Global Drug Survey runs the biggest drug survey in the world. The results of GDS2014, which received just short of 80,000 responses, (6,500 from the U.S.) were released on April 14. While we have a focus on illicit drugs, we never ignore that most permissive and accepted of drugs -- alcohol. So here is the third in a series of little blogs based on the findings of GDS2014 on how people understand their own drinking and how we can use that to reduce alcohol consumption and harm.
One of the most stunning findings from this year's Global Drug Survey was not only that 45 percent of people were unaware of their country's drinking guidelines but that on average 1 in 4 people who could be considered as dependent on alcohol (by scoring 20 or more on the World Health Organization's Alcohol Use Disorders Identification Test -- AUDIT) thought their drinking was average or less average. In addition, about one-third of this high risk group did not think their drinking placed them at high or extremely high risk of harm. How could it be that a group of predominantly well-educated people whose drinking placed them that a very high risk of harm and in the top 5-10 percent of drinkers in their country could be so "deluded"?
The answer lies in understanding some of common barriers to behavioral change and the way we choose to see ourselves to avoid dissonance and remain internally consistent. The first is that we all tend to overestimate our personal invulnerability to harm. Many smokers will say, "of course smoking kills -- other people, not me. I've got good genes." Holding this dangerous, usually inaccurate perception means we are less likely to put things in place to reduce our risk of harm. Another common way of avoiding the need to contemplate the need for change is to look to our friends and those around us (often rather selectively) to reassure ourselves that we are just like everyone else. When it suits us we adopt something called a "normative misperception" (in the case of heavy drinkers, believing your alcohol use is less than average) and it's a predictor of higher levels of alcohol use. We see examples of this self-serving perceptual bias every day and all of us do it. In the current example, it means heavier drinkers tend to think they are just like everyone else. If you don't want to think about changing your use of alcohol, thinking it's neither risky or particularly unusual, it is just the sort of selective evidence you need to make you comfortable in doing nothing. What was amazing was that this "delusional" group of drinkers were the ones most interested in how their drinking compared to others (over 85 percent compared to about 75 percent of everyone else). And that is interesting because it is says they might be open to be influenced by being more aware of what what other people usually do, that is the social norms.
The dual concepts of social norms and behavioral economics (BE) are some of the buzziest ideas in public policy. Made famous by the book Nudge by T Richard Thayler, BE is a blend of psychology and economics. BE seeks to create environments that make the "right" decision easy for people. As a doctor, that is the healthy decision. Nudging people towards the right decision relies upon a number of factors that we unconsciously use to inform decision making. Some factors we can explicitly manipulate (like the tax on alcohol), others we than we can raise awareness of (personal vulnerability to harm and the behaviors of others) . Some key modifiers of one's own behaviors are the behaviors and actions of others. We like to conform -- "to run with the herd" -- be "a face in the crowd" (as my dad would say). We all seek social proof from the world around us to validate our choices in life. The principal has been used by ad agencies for decades -- "nine out of 10 dogs prefer the taste of woof woof biscuit." We are also often motivated to "do the right thing." People like to have internal consistency. Our own self-expectations influence how we behave -- we get uncomfortable if what we do does not sit neatly with how see ourselves. I have just been on a diet and lost 8 kg because of a photo taken of me over Christmas was inconsistent with how I saw myself (athletic vs. beached whale). You can nudge people to change their behaviors by helping them identify misperceptions around their own behaviors. Using social norms and behavioral economics can in some cases help people live healthier lives.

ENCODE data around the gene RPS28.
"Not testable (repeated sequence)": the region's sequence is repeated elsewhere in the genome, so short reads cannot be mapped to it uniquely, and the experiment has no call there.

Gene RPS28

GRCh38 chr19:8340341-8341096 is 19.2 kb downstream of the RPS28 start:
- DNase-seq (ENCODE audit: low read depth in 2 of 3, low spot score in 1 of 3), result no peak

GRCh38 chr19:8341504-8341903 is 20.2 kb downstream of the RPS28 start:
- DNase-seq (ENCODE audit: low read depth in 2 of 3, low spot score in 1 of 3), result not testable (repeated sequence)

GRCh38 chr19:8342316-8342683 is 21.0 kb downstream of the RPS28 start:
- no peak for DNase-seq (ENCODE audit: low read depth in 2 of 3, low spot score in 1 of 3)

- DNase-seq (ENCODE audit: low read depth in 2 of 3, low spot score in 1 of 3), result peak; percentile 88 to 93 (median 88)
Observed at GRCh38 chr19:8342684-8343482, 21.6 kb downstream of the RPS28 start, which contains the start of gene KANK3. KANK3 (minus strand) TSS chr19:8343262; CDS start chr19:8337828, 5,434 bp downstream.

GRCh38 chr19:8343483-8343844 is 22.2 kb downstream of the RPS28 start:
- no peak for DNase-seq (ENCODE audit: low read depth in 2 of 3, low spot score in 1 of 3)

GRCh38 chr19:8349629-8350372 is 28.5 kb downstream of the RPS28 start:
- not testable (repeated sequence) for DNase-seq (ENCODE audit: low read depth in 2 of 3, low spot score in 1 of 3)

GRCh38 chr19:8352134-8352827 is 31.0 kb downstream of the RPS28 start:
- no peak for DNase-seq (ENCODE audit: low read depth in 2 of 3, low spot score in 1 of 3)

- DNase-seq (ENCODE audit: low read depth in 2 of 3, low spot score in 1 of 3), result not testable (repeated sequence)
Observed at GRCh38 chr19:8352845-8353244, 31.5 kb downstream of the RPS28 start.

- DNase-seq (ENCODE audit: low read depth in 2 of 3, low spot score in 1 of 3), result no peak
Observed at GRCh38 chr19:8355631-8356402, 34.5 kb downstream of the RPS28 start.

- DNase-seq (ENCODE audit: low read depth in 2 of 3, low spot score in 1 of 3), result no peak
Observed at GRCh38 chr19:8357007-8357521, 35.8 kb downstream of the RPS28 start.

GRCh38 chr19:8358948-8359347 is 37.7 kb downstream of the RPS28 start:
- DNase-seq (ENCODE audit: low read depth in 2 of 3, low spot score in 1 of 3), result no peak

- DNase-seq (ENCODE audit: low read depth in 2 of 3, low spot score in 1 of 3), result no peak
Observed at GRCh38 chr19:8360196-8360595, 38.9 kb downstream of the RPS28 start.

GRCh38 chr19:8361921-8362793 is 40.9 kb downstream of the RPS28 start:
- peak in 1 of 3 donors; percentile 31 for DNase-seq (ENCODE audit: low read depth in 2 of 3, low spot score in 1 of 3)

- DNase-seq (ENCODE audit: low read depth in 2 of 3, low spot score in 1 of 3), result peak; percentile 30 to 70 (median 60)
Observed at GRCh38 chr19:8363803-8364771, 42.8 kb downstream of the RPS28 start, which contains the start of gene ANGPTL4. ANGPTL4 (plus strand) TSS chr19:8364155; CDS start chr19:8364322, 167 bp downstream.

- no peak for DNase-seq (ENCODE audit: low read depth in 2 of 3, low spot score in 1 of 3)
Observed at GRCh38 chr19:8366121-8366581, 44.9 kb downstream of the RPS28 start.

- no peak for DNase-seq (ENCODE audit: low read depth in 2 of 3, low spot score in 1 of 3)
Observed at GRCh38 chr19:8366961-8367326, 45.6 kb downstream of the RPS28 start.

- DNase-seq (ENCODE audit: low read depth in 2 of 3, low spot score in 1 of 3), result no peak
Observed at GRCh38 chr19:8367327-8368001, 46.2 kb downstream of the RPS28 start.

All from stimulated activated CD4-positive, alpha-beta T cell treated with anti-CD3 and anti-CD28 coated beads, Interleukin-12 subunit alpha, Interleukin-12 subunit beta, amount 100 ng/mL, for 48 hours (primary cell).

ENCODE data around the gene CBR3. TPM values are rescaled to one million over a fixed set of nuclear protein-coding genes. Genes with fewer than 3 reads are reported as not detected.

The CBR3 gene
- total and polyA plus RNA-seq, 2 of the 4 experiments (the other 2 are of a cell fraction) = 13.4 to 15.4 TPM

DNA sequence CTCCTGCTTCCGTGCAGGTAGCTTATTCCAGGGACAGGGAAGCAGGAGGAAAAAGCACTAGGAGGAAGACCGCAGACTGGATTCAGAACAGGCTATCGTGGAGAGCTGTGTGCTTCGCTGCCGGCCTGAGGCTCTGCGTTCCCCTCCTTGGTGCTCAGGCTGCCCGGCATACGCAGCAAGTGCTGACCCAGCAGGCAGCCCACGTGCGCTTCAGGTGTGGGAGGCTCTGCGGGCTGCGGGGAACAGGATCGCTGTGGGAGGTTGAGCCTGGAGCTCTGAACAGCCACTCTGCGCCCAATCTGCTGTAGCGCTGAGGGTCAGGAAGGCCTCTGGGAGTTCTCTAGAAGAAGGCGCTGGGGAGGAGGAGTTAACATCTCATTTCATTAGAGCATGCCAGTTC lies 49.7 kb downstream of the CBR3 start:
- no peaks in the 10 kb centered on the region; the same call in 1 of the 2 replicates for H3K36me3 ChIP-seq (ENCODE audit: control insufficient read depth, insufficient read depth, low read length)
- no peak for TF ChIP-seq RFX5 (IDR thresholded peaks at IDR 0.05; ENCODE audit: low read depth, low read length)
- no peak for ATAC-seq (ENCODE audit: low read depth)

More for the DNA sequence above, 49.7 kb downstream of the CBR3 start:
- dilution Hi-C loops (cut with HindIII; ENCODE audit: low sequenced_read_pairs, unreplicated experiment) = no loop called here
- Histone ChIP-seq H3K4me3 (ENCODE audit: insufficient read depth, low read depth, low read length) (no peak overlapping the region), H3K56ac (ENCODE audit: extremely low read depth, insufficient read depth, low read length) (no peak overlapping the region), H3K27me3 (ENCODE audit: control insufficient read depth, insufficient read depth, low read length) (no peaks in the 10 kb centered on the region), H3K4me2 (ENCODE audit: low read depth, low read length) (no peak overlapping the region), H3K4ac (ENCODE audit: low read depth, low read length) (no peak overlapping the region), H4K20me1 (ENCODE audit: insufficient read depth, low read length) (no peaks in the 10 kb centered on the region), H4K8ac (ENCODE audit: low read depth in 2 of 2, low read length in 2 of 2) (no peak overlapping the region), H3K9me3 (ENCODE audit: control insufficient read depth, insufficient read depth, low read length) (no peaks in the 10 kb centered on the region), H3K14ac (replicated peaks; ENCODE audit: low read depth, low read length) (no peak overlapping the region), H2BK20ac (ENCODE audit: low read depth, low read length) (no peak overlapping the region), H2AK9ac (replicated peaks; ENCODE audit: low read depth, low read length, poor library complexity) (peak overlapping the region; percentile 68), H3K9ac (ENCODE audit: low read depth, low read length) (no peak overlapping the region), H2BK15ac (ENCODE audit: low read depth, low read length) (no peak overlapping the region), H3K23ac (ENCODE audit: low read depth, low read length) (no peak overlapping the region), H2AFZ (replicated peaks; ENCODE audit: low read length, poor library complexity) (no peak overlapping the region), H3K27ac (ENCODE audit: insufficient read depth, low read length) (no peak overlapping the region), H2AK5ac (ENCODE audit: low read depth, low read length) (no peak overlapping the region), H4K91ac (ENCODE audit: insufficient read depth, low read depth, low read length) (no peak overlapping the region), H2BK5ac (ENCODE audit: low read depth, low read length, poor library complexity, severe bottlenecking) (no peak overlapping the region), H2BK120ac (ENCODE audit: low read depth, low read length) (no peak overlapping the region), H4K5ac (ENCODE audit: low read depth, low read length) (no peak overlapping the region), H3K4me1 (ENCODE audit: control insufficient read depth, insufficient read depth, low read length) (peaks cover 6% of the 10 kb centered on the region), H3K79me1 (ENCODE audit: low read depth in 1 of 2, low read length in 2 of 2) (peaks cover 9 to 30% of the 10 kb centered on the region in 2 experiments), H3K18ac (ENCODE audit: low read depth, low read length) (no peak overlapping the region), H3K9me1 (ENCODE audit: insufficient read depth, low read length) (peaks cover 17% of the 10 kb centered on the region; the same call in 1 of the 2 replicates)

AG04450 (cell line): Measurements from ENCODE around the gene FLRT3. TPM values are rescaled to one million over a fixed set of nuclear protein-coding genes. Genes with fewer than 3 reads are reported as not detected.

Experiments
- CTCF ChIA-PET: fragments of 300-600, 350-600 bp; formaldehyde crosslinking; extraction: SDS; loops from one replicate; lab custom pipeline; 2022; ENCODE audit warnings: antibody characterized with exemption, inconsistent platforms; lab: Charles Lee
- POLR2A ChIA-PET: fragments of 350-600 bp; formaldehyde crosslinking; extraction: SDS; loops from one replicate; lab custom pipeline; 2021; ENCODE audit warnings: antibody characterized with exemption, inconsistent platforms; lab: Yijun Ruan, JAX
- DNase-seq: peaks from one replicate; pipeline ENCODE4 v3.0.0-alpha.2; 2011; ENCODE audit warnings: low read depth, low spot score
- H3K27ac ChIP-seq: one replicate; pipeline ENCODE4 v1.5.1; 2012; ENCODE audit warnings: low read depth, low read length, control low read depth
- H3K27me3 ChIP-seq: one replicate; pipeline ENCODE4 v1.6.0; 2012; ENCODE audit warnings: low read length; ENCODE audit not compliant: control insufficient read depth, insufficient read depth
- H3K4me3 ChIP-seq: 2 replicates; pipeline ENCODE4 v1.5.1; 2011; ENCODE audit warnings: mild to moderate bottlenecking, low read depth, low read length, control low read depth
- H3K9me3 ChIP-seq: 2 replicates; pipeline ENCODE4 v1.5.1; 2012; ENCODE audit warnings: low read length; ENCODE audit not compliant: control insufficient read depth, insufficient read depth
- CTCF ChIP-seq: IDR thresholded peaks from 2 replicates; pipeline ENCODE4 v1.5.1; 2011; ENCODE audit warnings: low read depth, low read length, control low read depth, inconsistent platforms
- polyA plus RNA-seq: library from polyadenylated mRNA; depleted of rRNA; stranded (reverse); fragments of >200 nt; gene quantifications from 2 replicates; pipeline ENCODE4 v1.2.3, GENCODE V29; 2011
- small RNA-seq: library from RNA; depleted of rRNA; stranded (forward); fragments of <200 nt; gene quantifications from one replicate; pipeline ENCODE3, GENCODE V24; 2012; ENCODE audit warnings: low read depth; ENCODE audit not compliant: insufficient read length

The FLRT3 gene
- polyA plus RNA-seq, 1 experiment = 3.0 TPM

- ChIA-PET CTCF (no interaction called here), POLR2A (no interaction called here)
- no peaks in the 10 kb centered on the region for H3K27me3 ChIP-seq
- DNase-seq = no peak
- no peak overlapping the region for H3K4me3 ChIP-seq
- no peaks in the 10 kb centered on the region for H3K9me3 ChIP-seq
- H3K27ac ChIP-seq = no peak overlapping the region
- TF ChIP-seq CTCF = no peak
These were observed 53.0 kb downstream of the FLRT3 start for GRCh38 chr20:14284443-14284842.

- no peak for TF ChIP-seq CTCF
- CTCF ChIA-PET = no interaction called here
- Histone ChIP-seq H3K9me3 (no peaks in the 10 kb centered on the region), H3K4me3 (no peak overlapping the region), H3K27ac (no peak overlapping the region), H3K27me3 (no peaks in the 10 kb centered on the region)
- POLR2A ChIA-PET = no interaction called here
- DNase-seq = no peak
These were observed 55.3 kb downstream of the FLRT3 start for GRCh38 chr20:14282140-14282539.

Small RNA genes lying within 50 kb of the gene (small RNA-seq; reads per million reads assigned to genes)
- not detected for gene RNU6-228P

I have used the principals of social normative feedback and behavioral economics to create the free anonymous and confidential drinks meter app http://www.drinksmeter.com and app stores. Not only will this app tell you how much you drink and adjust your consumption based on your personal risk factors, but it will convert your alcohol into calories, cheeseburger and chips and take you through the AUDIT, compare to you other drinkers in your country, age and gender group and then let you see the health, economic and calorie benefit of removing a few unnecessary drinks each week. So if you think you're average or are finding those jeans a little tight go check yourself out on the drinks meter.
Need help with substance abuse or mental health issues? In the U.S., call 800-662-HELP (4357) for the SAMHSA National Helpline.